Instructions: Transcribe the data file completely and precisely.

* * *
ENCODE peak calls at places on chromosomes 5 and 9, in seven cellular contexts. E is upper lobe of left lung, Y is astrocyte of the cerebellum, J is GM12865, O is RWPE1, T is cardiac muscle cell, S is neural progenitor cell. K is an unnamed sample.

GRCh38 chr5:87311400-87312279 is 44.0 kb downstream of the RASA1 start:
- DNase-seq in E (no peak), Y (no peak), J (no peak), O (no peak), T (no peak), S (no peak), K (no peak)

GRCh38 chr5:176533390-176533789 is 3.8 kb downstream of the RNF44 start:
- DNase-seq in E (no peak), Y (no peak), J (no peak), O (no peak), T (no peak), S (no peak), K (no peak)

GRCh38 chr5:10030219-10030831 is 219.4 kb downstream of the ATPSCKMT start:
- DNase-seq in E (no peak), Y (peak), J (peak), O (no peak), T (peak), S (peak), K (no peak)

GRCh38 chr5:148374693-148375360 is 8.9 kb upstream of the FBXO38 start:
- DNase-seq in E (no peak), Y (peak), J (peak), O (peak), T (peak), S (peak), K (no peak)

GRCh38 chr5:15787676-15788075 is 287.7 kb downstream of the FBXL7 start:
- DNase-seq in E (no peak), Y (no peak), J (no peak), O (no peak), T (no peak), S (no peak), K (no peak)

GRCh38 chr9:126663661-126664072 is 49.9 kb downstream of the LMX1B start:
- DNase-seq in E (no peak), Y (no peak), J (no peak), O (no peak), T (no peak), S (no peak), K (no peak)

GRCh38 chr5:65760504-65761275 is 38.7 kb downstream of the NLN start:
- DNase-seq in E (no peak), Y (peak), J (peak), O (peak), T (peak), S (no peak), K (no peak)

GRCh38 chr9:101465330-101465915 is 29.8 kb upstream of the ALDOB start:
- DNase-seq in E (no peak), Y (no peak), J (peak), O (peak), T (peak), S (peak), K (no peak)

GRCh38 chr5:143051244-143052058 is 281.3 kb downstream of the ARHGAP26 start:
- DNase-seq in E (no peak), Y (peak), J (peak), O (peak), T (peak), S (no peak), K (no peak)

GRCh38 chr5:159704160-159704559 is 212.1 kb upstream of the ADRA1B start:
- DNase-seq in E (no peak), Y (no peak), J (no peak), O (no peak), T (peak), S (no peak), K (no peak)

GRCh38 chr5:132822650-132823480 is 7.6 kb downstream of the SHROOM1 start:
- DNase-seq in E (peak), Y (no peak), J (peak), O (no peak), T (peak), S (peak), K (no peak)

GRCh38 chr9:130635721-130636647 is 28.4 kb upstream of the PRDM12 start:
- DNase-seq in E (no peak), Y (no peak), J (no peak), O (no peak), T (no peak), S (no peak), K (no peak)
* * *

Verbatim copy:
ENCODE peak calls at places on chromosomes 5 and 9, in seven cellular contexts. E is upper lobe of left lung, Y is astrocyte of the cerebellum, J is GM12865, O is RWPE1, T is cardiac muscle cell, S is neural progenitor cell. K is an unnamed sample.

GRCh38 chr5:87311400-87312279 is 44.0 kb downstream of the RASA1 start:
- DNase-seq in E (no peak), Y (no peak), J (no peak), O (no peak), T (no peak), S (no peak), K (no peak)

GRCh38 chr5:176533390-176533789 is 3.8 kb downstream of the RNF44 start:
- DNase-seq in E (no peak), Y (no peak), J (no peak), O (no peak), T (no peak), S (no peak), K (no peak)

GRCh38 chr5:10030219-10030831 is 219.4 kb downstream of the ATPSCKMT start:
- DNase-seq in E (no peak), Y (peak), J (peak), O (no peak), T (peak), S (peak), K (no peak)

GRCh38 chr5:148374693-148375360 is 8.9 kb upstream of the FBXO38 start:
- DNase-seq in E (no peak), Y (peak), J (peak), O (peak), T (peak), S (peak), K (no peak)

GRCh38 chr5:15787676-15788075 is 287.7 kb downstream of the FBXL7 start:
- DNase-seq in E (no peak), Y (no peak), J (no peak), O (no peak), T (no peak), S (no peak), K (no peak)

GRCh38 chr9:126663661-126664072 is 49.9 kb downstream of the LMX1B start:
- DNase-seq in E (no peak), Y (no peak), J (no peak), O (no peak), T (no peak), S (no peak), K (no peak)

GRCh38 chr5:65760504-65761275 is 38.7 kb downstream of the NLN start:
- DNase-seq in E (no peak), Y (peak), J (peak), O (peak), T (peak), S (no peak), K (no peak)

GRCh38 chr9:101465330-101465915 is 29.8 kb upstream of the ALDOB start:
- DNase-seq in E (no peak), Y (no peak), J (peak), O (peak), T (peak), S (peak), K (no peak)

GRCh38 chr5:143051244-143052058 is 281.3 kb downstream of the ARHGAP26 start:
- DNase-seq in E (no peak), Y (peak), J (peak), O (peak), T (peak), S (no peak), K (no peak)

GRCh38 chr5:159704160-159704559 is 212.1 kb upstream of the ADRA1B start:
- DNase-seq in E (no peak), Y (no peak), J (no peak), O (no peak), T (peak), S (no peak), K (no peak)

GRCh38 chr5:132822650-132823480 is 7.6 kb downstream of the SHROOM1 start:
- DNase-seq in E (peak), Y (no peak), J (peak), O (no peak), T (peak), S (peak), K (no peak)

GRCh38 chr9:130635721-130636647 is 28.4 kb upstream of the PRDM12 start:
- DNase-seq in E (no peak), Y (no peak), J (no peak), O (no peak), T (no peak), S (no peak), K (no peak)